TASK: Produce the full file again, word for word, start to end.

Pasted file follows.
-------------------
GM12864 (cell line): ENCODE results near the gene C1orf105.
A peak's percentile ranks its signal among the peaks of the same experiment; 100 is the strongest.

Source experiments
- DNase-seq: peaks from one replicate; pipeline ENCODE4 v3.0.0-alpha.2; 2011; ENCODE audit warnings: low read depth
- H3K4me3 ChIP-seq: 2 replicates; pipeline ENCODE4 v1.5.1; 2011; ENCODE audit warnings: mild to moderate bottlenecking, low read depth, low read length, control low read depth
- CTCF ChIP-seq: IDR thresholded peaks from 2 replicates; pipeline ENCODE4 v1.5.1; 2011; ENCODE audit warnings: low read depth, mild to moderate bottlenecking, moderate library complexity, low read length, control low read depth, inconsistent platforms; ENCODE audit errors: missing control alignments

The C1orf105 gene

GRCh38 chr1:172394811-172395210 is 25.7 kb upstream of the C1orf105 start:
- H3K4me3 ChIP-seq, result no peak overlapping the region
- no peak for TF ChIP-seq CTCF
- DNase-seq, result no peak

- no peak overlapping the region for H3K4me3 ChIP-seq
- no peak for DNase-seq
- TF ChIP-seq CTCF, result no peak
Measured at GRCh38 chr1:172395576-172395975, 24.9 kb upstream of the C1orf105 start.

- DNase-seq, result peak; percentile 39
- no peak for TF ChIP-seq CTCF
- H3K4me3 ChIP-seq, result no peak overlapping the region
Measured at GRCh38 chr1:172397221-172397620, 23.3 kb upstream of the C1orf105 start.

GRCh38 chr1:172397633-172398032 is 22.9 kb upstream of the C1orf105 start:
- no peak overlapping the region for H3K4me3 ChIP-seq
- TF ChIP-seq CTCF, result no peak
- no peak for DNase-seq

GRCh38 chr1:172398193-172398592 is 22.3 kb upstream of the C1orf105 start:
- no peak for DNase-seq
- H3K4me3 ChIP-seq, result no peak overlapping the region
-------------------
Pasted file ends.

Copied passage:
GM12864 (cell line): ENCODE results near the gene C1orf105.
A peak's percentile ranks its signal among the peaks of the same experiment; 100 is the strongest.

Source experiments
- DNase-seq: peaks from one replicate; pipeline ENCODE4 v3.0.0-alpha.2; 2011; ENCODE audit warnings: low read depth
- H3K4me3 ChIP-seq: 2 replicates; pipeline ENCODE4 v1.5.1; 2011; ENCODE audit warnings: mild to moderate bottlenecking, low read depth, low read length, control low read depth
- CTCF ChIP-seq: IDR thresholded peaks from 2 replicates; pipeline ENCODE4 v1.5.1; 2011; ENCODE audit warnings: low read depth, mild to moderate bottlenecking, moderate library complexity, low read length, control low read depth, inconsistent platforms; ENCODE audit errors: missing control alignments

The C1orf105 gene

GRCh38 chr1:172394811-172395210 is 25.7 kb upstream of the C1orf105 start:
- H3K4me3 ChIP-seq, result no peak overlapping the region
- no peak for TF ChIP-seq CTCF
- DNase-seq, result no peak

- no peak overlapping the region for H3K4me3 ChIP-seq
- no peak for DNase-seq
- TF ChIP-seq CTCF, result no peak
Measured at GRCh38 chr1:172395576-172395975, 24.9 kb upstream of the C1orf105 start.

- DNase-seq, result peak; percentile 39
- no peak for TF ChIP-seq CTCF
- H3K4me3 ChIP-seq, result no peak overlapping the region
Measured at GRCh38 chr1:172397221-172397620, 23.3 kb upstream of the C1orf105 start.

GRCh38 chr1:172397633-172398032 is 22.9 kb upstream of the C1orf105 start:
- no peak overlapping the region for H3K4me3 ChIP-seq
- TF ChIP-seq CTCF, result no peak
- no peak for DNase-seq

GRCh38 chr1:172398193-172398592 is 22.3 kb upstream of the C1orf105 start:
- no peak for DNase-seq
- H3K4me3 ChIP-seq, result no peak overlapping the region